The rear axle behaves surprisingly well on a smooth road by obediently following the front end's lead until you get frisky with the throttle. When hammered by the full dint of engine torque during a sprint to the 155 mph speed limiter, the rear suspension is even more impressive. One lateral (Panhard rod) and three trailing links locate the axle securely without allowing windup, power hop, or the other hindrances some of us remember from our ill-spent drag-racing days.
Since there is no camber or toe change in back, you can burn rubber with this car more proficiently than the Goodyear factory's incinerator. With or without an aggressive clutch engagement, the rear tires melt in first gear on demand. Since this is a favorite pastime for the muscle car afflicted, O'Connell specified a driveline durability test requirement of 1000 drag-strip starts without cracks or failures.
Two launch modes are available. Switch off the traction control and modulate the throttle like a man, or let smart electronics minimize the wheel spin. With practice, you might be able to match the chips, but beating them is nigh impossible. Our best run hauled us to 60 mph in 4.9 seconds and through the quarter mile in 13.1 seconds at a heady 115 mph. No stock Cobra Jet could touch those figures. Nor could any Mustang built in 1968 match the Shelby GT500's 155 mph without shedding body parts or achieving flight.
Of course, there's a reason why few live axles have made the trip to the twenty-first century via automobile. Try as engineers might to make them behave, the unsprung weight issue eventually creeps out of its hiding place. The Shelby GT500 behaves while attacking smooth road courses, and it's a model of deportment on the drag strip, but one circumstance does hitch its stride: Steer smoothly into a fast bend, and all systems feel nicely poised until you encounter a significant heave in the road. When hundreds of pounds of unsprung mass are so excited, the rear axle momentarily loses track of what it was doing. There's a wonky feeling that must be addressed with steering corrections. Because of its Achilles' heel, the musclebound Mustang is unlikely to pose any serious threat to BMW's eminence.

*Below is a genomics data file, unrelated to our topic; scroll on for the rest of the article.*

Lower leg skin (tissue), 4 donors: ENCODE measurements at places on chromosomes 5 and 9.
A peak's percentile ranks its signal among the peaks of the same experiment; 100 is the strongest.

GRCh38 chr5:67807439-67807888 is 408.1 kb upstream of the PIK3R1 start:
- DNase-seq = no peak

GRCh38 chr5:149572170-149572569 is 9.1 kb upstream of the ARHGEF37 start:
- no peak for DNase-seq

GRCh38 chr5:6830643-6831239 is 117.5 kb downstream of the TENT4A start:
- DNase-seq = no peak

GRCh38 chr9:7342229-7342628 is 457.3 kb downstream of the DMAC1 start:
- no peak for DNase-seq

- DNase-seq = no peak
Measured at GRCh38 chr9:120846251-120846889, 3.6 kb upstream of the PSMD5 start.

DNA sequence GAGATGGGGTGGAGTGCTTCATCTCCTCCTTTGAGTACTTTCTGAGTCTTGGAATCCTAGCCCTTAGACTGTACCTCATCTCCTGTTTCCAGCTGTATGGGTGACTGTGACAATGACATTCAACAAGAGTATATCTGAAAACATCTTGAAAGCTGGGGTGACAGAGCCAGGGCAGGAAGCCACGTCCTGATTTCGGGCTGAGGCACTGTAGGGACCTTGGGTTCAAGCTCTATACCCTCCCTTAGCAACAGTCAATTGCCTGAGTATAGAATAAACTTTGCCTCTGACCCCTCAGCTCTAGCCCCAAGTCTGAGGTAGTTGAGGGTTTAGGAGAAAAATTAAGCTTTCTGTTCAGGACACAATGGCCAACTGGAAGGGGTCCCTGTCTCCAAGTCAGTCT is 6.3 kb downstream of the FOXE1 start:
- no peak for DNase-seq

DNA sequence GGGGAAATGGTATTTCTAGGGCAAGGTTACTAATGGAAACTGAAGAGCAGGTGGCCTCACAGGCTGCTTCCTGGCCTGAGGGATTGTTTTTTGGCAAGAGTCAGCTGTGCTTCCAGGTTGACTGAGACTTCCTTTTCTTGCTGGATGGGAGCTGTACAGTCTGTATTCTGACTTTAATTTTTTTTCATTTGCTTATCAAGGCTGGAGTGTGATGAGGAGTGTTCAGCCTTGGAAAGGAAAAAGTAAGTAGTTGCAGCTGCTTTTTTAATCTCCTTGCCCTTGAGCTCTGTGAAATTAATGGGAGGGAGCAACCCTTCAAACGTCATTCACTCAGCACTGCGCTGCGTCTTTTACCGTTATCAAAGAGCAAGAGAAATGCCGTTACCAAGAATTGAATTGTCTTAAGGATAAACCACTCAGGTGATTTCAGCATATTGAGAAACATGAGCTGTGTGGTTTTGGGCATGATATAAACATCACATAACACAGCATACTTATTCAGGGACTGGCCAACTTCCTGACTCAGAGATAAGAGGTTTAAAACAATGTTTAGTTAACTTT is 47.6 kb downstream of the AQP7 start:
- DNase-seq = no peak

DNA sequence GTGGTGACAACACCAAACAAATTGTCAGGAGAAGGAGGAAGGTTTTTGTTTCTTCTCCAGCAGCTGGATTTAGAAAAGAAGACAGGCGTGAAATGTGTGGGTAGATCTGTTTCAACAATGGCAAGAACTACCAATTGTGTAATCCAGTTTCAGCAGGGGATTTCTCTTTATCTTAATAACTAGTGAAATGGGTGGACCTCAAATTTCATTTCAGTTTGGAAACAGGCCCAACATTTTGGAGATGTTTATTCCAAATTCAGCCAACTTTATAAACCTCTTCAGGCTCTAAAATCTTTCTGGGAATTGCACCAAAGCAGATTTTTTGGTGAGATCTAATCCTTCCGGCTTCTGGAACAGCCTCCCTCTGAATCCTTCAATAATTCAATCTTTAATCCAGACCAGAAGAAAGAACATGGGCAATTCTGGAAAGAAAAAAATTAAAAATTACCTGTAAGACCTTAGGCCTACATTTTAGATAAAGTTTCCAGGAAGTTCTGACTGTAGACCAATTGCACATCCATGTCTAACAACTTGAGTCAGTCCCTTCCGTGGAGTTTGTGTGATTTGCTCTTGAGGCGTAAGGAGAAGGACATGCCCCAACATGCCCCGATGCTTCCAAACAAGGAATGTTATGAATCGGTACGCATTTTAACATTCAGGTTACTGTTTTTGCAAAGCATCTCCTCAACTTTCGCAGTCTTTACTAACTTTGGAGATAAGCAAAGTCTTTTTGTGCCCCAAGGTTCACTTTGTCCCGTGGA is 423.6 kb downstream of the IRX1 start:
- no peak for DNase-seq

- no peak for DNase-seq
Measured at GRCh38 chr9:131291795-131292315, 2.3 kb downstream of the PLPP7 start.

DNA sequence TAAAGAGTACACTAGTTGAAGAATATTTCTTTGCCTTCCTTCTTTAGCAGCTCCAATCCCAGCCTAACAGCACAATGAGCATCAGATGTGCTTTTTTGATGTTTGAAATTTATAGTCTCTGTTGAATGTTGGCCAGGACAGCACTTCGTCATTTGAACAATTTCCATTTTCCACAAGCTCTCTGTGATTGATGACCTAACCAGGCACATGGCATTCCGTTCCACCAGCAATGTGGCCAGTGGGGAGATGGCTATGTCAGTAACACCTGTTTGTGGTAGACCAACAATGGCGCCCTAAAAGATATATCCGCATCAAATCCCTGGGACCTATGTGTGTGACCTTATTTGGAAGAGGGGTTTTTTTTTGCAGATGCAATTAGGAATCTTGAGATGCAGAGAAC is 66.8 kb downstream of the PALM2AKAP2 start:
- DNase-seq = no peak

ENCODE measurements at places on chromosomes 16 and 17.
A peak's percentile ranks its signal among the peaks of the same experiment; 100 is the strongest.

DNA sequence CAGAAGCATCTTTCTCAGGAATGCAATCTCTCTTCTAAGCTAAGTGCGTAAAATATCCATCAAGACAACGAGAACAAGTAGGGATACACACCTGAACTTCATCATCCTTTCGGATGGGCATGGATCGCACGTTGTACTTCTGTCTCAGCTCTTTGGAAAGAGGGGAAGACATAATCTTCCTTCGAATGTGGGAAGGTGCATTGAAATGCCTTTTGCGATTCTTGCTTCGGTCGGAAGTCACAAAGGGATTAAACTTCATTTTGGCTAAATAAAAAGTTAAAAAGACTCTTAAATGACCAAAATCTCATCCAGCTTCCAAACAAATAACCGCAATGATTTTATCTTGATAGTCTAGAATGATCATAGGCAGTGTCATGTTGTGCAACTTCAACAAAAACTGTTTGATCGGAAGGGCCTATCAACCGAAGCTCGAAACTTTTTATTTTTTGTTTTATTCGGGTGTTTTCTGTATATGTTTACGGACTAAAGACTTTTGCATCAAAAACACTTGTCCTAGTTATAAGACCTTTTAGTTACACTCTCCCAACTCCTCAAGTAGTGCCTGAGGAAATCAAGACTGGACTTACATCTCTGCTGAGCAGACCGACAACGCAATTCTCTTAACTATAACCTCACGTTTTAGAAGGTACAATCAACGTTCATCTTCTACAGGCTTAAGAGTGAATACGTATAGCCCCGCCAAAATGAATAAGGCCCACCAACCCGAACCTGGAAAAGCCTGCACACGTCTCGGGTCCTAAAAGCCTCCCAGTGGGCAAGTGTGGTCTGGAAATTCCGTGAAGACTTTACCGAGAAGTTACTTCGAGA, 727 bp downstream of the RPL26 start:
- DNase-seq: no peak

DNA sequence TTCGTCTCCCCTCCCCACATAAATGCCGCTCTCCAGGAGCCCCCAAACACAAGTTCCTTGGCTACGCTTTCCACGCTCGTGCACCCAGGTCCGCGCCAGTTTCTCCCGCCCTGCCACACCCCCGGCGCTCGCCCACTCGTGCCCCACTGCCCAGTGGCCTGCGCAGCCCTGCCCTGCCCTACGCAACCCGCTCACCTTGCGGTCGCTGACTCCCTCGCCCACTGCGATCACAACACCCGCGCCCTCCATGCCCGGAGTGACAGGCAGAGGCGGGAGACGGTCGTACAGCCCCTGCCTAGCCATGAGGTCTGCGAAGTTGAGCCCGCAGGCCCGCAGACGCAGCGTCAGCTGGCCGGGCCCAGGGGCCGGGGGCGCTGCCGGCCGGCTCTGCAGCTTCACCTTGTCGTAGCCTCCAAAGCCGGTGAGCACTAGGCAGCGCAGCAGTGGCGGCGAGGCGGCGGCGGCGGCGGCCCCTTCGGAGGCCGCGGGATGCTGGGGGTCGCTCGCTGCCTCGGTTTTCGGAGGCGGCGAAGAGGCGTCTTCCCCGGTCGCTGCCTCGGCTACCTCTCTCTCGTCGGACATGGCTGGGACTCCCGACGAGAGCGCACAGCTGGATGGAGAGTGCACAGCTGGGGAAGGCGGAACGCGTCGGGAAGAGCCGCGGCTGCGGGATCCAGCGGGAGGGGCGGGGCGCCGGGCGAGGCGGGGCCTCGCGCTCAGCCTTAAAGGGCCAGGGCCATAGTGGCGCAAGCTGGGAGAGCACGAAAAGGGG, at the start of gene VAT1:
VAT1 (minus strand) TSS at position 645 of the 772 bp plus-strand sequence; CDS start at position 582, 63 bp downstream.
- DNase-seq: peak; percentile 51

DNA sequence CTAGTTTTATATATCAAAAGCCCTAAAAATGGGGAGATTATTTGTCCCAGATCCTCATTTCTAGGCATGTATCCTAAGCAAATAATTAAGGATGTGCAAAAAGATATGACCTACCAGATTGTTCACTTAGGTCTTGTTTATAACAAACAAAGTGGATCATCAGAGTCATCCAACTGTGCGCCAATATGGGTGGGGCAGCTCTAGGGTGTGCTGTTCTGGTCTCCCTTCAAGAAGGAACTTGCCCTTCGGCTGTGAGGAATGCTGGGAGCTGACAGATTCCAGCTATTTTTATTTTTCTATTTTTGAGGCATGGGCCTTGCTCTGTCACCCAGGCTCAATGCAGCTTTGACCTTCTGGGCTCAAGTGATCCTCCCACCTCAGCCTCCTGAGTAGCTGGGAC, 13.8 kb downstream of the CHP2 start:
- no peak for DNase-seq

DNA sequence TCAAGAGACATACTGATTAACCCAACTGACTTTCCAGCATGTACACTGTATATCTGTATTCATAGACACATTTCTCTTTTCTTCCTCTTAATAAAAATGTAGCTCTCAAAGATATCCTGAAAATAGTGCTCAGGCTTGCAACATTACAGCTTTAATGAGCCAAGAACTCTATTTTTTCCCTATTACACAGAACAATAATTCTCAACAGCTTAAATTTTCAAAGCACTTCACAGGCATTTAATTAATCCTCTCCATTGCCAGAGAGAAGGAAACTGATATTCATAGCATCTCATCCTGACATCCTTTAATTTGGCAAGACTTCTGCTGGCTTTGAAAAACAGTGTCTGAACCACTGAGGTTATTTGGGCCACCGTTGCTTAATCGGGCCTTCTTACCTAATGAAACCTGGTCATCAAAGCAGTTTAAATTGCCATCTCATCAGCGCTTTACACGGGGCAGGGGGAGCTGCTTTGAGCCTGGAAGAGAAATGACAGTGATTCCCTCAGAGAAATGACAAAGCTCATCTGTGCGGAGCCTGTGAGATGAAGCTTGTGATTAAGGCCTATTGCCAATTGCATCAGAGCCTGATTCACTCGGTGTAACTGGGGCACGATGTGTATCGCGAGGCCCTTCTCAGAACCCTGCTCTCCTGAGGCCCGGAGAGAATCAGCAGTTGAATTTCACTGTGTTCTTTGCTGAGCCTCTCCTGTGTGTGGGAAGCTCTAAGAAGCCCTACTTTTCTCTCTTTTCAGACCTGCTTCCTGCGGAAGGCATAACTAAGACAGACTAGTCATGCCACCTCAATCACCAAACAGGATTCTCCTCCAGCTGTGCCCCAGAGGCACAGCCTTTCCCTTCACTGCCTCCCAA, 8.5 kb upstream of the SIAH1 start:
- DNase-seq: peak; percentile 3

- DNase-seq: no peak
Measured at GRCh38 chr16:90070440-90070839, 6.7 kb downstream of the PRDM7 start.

Of course, the truly faithful don't give a hoot about unsprung weight or BMWs. In their eyes, the Shelby GT500 is the muscle car's second coming, a viable heir to the Ford GT's throne, and convincing evidence that SVT is here to stay. A few are putting their money where their heart lives by paying West Coast dealers $25,000 extra just to be first in line.
Their passion is understandable. The original muscle cars were one-trick ponies that ran out of options at the end of the quarter mile. This new one goes fast, stops well, corners hard enough to scare dates, and should be comfortable to live with on a daily basis. But best of all, the Ford Shelby GT500 makes Chevy and Dodge fans purple with envy.